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The Southern Spirit of Innovation

The South's participation in the "innovation economy" includes initiatives to build R&D and boost prosperity in the region's high-tech industries.

Steve Stackhouse-Kaelble (Southern Tech Sites 2007)
(page 2 of 4)
Biotechnology
The promises of biotechnology need little repetition here. Like regions around the world, the South is aiming to build upon biotech successes to create an atmosphere for more advances. The Southern Biotechnology Initiative is one such effort, bringing together such partners as Southeast BIO and BioSouth (formerly the Southern U.S. International BioAlliance).

For now, the initiative is divided into two key parts. First is the development of an asset map detailing where in the South there are concentrations of biotechnology research, infrastructure, and funding. Such a map will make it clear where the strongest bioclusters can be found. The initiative's second major mission is to take that information and present it in a cohesive way when the biotech world gathers in Atlanta for the BIO 2009 conference.

It won't be a difficult case to make. Already, the region has plenty of strengths when it comes to biotechnology. For example, Ernst & Young's "Beyond Borders: The Global Biotechnology Report 2006" names North Carolina as America's third-most-active biotech cluster, behind only California and Massachusetts. Playing a large role in that ranking is the presence of the state's Research Triangle Park - which includes three world-class universities and is home to 88 biotech companies and 100 biotech-related firms.

Georgia, Texas, and Florida also rank in the top 10. And biotech clusters can be found in such places as Austin, Gainesville, Atlanta, Nashville, Birmingham, and Charleston, to name just a few. The presence of strong research universities is a key, and beyond that, life-sciences incubators dot the Southern map.

More life science advances are promoted by BioSouth - a Georgia-based organization dedicated to the advancement of Southern bioscience companies and institutions. The organization sponsors regular conferences and programs that support technology commercialization and other partnerships.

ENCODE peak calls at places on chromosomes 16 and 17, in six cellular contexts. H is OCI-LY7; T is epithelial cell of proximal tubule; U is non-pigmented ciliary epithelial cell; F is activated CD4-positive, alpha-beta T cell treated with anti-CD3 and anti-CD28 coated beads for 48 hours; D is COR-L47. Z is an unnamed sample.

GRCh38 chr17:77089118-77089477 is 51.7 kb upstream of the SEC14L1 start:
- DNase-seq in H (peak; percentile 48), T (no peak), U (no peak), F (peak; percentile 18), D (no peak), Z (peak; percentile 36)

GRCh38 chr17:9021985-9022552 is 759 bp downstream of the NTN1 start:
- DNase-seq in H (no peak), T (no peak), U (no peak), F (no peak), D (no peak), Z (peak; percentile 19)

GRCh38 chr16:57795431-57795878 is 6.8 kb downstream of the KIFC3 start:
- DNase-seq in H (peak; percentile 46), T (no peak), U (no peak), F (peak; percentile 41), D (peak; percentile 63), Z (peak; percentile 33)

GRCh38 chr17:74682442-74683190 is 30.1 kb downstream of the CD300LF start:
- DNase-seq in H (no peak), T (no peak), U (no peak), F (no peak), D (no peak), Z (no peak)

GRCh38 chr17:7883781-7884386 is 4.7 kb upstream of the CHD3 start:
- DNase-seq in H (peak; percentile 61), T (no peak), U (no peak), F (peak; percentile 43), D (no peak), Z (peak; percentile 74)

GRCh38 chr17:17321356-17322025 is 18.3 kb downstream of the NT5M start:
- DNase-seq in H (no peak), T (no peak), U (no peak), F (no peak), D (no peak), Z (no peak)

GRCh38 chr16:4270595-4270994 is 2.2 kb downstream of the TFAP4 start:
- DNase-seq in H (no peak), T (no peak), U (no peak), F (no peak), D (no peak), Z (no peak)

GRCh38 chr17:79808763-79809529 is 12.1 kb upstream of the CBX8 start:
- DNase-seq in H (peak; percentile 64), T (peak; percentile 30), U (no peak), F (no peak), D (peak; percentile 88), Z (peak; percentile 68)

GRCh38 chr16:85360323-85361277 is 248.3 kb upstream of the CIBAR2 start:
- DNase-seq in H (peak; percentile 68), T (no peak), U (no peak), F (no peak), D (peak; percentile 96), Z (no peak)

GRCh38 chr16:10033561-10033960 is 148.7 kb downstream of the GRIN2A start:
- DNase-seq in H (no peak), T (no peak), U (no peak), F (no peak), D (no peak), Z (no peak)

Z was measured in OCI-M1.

Part of the effort to boost biosciences involves growing research capabilities. For example, Missouri's Center for Emerging Technologies provides services and facilities designed to accelerate the growth of biomedical and other advanced technology companies.

Another part is leveraging the region's existing strengths. Consider the case of the Memphis area. Thanks in large part to the presence of FedEx, Memphis could be considered the capital of logistics. Now, the Memphis Bioworks Foundation is working to make it the capital of "biologistics," serving the needs of pharmaceutical companies and scientists who need to quickly manufacture, pack, and ship medications and other medical supplies.

There are plenty of other examples of biotech activities that are not just research-focused. In North Carolina, for example, the state's community college biotechnology initiative, called NCCCS BioNetwork, is said to be the leading network of specialized education and training for biotechnology-related business. Its six BioNetwork centers offer specialized training and employ staff recruited directly from industry.

Energy
These days there may be no scientific topic any hotter than energy. With prices for gasoline and other forms of energy going through the roof, there's unprecedented interest in finding new efficiencies and alternative energy sources. That's what the Southern Energy Initiative is all about.

Providing some direction to the initiative is the Oak Ridge National Laboratory in Tennessee. The organization and the Southern Growth Policies Board pulled together the first bioenergy retreat last fall, assembling about 80 bioenergy leaders from across the South to discuss how to further develop their sector. The group determined to create a regional bioenergy organization, an R&D network, and a bioenergy commercialization committee.

Earlier this year, the Southern Growth Policies Board and the Southeast Agriculture and Forestry Energy Alliance Steering Committee announced the creation of a new Southeast Agriculture & Forestry Energy Alliance. The group unites organizations and individuals from the agricultural, forestry, conservation, and environmental communities along with researchers, industry representatives, and others with an interest in renewable energy. The result is to be a network that will collect and share critical information for the commercialization of renewable-energy technologies.

Plenty of energy-related innovations are already in the works in the South. At Georgia Tech, for example, the Strategic Energy Initiative approaches energy research from a number of angles. Research into alternative sources includes a focus on ways to efficiently and cost-effectively create ethanol from Southern pine trees, which will reduce carbon dioxide emissions and sustain the South's forest-products industry. The initiative is also exploring ways to increase energy efficiency by improving combustion processes and lighting efficiencies, among other measures.

Construction has also begun on the first bio-diesel plant in a 16-county area of East Tennessee known as the Knoxville-Oak Ridge Innovation Valley. Northington Energy's $3 million facility near Wartburg in Morgan County will convert soybeans into fuel. Company officials have announced they will use the facility to work with Volkswagen and Suzuki on an engine testing program involving highly refined bio-fuels for auto racing.


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